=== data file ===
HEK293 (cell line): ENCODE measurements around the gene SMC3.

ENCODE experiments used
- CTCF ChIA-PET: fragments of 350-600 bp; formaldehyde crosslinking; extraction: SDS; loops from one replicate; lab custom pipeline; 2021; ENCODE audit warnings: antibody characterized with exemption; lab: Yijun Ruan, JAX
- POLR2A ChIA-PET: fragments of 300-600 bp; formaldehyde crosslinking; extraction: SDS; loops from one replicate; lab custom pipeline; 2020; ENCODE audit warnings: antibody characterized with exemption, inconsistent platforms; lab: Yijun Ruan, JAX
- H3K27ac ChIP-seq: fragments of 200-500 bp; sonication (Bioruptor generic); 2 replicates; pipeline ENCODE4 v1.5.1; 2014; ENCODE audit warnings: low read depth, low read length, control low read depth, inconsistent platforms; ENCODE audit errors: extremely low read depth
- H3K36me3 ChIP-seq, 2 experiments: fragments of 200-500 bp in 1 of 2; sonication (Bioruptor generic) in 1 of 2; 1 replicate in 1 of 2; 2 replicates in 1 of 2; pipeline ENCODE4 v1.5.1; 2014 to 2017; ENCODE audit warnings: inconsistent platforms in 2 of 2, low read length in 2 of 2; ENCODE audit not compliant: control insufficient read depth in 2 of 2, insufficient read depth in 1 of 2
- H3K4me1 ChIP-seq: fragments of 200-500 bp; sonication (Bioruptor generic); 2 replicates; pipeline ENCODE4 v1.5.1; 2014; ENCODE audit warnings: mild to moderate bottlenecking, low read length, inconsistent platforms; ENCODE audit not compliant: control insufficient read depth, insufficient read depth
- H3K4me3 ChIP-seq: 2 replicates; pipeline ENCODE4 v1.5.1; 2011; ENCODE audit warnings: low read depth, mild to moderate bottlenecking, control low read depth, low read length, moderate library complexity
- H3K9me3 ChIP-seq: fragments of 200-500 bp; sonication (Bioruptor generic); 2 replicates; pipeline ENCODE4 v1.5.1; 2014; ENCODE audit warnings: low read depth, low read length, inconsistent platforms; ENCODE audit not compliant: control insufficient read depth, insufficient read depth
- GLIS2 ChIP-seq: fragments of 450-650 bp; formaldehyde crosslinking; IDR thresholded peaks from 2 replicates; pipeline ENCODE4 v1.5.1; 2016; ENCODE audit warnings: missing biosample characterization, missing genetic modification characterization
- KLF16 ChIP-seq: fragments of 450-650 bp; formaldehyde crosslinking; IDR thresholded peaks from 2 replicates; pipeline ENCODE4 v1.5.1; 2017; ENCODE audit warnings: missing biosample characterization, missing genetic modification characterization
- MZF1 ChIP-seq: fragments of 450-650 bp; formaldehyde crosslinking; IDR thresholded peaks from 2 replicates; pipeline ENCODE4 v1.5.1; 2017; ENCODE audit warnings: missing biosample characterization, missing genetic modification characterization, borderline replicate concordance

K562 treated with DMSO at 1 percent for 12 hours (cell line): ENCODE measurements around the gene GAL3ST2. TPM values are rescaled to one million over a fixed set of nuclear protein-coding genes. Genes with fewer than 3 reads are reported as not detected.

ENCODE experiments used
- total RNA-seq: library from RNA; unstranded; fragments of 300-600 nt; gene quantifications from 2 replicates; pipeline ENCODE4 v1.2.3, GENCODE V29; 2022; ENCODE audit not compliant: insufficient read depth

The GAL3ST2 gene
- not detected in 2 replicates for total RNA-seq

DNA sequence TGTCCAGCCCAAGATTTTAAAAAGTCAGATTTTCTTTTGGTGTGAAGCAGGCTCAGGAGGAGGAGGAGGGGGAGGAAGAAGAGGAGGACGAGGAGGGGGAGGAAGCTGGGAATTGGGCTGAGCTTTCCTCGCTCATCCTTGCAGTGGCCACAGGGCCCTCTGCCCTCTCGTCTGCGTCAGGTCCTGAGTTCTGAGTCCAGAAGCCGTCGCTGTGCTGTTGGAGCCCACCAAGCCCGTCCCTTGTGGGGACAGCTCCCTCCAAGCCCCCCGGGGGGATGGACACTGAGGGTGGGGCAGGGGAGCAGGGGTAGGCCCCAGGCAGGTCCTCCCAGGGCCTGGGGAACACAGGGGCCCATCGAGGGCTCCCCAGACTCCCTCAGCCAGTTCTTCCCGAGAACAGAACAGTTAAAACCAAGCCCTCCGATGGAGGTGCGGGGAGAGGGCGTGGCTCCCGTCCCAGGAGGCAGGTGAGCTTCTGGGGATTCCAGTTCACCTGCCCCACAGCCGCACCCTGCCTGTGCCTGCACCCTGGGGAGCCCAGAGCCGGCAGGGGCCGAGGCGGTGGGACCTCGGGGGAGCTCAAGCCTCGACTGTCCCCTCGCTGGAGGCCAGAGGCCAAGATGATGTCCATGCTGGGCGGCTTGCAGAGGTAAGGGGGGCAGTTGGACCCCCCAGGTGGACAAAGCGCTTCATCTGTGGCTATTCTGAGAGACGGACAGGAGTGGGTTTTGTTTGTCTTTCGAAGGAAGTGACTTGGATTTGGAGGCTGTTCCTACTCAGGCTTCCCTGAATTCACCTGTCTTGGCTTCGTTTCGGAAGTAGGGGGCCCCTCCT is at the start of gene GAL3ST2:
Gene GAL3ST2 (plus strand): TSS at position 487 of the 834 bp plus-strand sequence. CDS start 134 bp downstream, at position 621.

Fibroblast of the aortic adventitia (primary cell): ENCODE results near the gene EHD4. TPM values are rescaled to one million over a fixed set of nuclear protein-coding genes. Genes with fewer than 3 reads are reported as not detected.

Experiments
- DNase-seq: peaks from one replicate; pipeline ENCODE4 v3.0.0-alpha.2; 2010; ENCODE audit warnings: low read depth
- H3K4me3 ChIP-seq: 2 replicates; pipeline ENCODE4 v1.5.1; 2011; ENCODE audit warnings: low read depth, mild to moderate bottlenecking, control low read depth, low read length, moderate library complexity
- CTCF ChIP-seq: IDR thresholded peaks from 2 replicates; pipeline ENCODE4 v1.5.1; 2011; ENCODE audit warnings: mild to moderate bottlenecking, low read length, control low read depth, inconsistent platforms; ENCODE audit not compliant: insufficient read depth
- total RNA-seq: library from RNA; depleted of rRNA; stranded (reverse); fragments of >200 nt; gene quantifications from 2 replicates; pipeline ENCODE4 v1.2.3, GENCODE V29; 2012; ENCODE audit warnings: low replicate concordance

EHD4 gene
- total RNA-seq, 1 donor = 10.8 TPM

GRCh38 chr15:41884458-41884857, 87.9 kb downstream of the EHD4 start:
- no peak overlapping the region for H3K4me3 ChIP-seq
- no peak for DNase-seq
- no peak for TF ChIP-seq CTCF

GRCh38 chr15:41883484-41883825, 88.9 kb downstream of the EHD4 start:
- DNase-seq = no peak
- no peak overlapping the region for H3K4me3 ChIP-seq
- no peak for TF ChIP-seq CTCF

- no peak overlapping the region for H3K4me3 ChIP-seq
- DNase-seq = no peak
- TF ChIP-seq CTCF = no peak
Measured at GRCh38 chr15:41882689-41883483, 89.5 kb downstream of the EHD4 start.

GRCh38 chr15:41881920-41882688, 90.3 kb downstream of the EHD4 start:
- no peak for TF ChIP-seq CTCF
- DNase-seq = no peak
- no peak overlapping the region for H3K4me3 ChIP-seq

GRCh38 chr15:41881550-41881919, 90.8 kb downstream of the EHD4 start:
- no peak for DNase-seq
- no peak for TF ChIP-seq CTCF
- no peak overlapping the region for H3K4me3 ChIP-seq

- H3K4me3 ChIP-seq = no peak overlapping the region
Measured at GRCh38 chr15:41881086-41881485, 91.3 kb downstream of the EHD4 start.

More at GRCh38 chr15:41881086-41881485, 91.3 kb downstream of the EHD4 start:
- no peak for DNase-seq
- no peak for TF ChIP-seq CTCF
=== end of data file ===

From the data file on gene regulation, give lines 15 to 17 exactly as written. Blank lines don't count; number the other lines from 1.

- total RNA-seq: library from RNA; unstranded; fragments of 300-600 nt; gene quantifications from 2 replicates; pipeline ENCODE4 v1.2.3, GENCODE V29; 2022; ENCODE audit not compliant: insufficient read depth

The GAL3ST2 gene
- not detected in 2 replicates for total RNA-seq